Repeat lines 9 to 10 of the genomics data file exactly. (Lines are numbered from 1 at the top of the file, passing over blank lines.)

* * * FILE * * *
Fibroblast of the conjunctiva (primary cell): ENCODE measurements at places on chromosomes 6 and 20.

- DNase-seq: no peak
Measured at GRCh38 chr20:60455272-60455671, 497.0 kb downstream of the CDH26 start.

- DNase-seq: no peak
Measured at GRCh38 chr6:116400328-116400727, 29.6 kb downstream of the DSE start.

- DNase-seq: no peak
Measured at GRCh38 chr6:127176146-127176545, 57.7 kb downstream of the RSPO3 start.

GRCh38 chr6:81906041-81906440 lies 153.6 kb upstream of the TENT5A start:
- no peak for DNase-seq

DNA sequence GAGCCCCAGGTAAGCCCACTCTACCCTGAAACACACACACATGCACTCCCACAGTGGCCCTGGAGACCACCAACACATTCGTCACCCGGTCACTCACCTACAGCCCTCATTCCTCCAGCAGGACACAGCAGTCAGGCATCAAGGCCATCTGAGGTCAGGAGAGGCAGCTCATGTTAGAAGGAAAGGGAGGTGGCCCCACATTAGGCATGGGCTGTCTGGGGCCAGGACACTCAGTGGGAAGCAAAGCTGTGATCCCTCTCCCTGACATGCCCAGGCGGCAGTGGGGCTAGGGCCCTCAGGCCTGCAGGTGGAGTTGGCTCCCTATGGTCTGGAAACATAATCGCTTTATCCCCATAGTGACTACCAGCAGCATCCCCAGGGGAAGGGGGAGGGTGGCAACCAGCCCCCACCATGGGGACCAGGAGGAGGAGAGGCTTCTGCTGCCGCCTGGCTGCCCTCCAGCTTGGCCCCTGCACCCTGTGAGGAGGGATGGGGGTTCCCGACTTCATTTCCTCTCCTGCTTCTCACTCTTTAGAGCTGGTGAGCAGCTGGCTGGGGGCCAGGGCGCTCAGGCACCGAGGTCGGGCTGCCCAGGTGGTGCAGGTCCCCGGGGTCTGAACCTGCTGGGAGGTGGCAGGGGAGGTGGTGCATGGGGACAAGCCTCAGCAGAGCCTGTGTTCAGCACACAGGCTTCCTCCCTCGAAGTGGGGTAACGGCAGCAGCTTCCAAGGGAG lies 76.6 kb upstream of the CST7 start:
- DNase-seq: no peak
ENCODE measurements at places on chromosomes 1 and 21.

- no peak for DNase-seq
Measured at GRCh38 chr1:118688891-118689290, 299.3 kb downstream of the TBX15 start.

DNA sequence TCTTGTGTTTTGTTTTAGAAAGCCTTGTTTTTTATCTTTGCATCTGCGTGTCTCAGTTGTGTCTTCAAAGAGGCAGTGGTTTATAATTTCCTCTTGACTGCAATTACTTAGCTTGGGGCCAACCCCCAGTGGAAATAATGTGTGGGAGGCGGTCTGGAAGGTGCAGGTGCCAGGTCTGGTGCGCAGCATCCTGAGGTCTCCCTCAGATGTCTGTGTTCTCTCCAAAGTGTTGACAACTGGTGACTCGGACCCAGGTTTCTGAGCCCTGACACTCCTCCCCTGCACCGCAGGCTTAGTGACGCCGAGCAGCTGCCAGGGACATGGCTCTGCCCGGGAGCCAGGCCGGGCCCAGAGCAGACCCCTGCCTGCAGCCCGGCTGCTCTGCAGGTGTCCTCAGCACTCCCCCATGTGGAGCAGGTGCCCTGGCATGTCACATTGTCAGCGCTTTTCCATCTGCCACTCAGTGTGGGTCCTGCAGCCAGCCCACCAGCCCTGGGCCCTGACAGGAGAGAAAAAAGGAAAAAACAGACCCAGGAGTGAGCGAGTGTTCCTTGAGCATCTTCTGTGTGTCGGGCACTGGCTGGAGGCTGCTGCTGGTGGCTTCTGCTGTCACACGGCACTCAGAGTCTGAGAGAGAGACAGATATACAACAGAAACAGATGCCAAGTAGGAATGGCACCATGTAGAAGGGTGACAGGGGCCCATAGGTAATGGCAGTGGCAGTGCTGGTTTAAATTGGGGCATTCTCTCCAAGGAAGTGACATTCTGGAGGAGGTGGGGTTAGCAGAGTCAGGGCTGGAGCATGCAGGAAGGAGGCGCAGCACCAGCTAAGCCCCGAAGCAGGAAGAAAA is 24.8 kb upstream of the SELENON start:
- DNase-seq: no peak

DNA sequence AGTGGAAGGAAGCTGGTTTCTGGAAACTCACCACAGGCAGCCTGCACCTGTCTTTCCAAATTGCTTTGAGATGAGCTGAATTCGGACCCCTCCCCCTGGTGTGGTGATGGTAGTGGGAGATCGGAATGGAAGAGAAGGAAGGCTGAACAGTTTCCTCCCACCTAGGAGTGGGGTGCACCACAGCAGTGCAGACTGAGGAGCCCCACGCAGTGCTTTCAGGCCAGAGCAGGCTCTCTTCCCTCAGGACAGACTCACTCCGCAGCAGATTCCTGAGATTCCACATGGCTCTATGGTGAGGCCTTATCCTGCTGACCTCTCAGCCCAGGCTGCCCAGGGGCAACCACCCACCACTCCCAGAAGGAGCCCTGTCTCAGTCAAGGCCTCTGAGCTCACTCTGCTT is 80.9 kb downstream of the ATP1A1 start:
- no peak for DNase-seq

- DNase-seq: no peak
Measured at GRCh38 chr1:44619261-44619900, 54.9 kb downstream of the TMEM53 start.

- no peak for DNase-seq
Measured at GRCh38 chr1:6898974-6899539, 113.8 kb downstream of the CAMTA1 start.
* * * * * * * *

- no peak for DNase-seq

DNA sequence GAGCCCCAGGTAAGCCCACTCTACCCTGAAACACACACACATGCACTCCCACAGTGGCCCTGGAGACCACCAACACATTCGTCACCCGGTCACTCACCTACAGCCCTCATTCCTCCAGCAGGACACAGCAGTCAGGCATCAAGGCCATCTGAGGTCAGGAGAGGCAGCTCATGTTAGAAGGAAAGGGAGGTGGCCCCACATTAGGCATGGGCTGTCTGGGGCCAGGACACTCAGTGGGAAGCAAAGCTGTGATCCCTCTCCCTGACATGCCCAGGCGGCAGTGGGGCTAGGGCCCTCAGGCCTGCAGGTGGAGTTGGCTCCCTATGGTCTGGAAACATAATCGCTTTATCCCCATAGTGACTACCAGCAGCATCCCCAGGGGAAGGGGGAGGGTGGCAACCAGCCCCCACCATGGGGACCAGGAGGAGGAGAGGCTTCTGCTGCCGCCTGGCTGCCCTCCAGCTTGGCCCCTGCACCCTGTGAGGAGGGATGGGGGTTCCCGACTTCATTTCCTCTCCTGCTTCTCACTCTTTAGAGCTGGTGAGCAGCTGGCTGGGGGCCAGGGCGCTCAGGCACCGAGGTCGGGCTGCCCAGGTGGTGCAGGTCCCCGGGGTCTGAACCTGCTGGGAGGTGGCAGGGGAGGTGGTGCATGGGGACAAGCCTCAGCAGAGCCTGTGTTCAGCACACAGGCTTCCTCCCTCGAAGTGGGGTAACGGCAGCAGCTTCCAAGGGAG lies 76.6 kb upstream of the CST7 start: